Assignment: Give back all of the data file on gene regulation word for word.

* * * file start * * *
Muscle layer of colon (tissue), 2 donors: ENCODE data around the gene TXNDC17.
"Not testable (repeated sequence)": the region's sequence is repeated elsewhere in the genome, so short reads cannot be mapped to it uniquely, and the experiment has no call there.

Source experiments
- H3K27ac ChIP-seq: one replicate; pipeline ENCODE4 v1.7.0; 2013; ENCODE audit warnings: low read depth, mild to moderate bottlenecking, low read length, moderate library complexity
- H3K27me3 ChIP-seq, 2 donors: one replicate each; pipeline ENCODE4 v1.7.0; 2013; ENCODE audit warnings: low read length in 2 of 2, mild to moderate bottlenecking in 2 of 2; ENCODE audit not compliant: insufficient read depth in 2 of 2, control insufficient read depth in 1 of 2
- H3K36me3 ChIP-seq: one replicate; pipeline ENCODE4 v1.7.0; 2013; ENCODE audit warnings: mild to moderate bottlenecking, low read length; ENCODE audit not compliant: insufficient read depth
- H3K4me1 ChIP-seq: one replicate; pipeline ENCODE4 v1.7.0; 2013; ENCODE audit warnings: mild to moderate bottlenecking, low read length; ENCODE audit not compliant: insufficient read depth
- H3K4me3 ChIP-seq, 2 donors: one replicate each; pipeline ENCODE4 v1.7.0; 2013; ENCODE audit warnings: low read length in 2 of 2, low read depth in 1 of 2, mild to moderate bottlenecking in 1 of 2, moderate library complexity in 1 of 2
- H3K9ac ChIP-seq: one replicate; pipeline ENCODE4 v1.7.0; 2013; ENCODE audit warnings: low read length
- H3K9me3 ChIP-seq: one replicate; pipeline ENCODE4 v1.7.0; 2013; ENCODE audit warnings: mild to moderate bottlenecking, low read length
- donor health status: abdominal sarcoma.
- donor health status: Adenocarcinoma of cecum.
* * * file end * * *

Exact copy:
Muscle layer of colon (tissue), 2 donors: ENCODE data around the gene TXNDC17.
"Not testable (repeated sequence)": the region's sequence is repeated elsewhere in the genome, so short reads cannot be mapped to it uniquely, and the experiment has no call there.

Source experiments
- H3K27ac ChIP-seq: one replicate; pipeline ENCODE4 v1.7.0; 2013; ENCODE audit warnings: low read depth, mild to moderate bottlenecking, low read length, moderate library complexity
- H3K27me3 ChIP-seq, 2 donors: one replicate each; pipeline ENCODE4 v1.7.0; 2013; ENCODE audit warnings: low read length in 2 of 2, mild to moderate bottlenecking in 2 of 2; ENCODE audit not compliant: insufficient read depth in 2 of 2, control insufficient read depth in 1 of 2
- H3K36me3 ChIP-seq: one replicate; pipeline ENCODE4 v1.7.0; 2013; ENCODE audit warnings: mild to moderate bottlenecking, low read length; ENCODE audit not compliant: insufficient read depth
- H3K4me1 ChIP-seq: one replicate; pipeline ENCODE4 v1.7.0; 2013; ENCODE audit warnings: mild to moderate bottlenecking, low read length; ENCODE audit not compliant: insufficient read depth
- H3K4me3 ChIP-seq, 2 donors: one replicate each; pipeline ENCODE4 v1.7.0; 2013; ENCODE audit warnings: low read length in 2 of 2, low read depth in 1 of 2, mild to moderate bottlenecking in 1 of 2, moderate library complexity in 1 of 2
- H3K9ac ChIP-seq: one replicate; pipeline ENCODE4 v1.7.0; 2013; ENCODE audit warnings: low read length
- H3K9me3 ChIP-seq: one replicate; pipeline ENCODE4 v1.7.0; 2013; ENCODE audit warnings: mild to moderate bottlenecking, low read length
- donor health status: abdominal sarcoma.
- donor health status: Adenocarcinoma of cecum.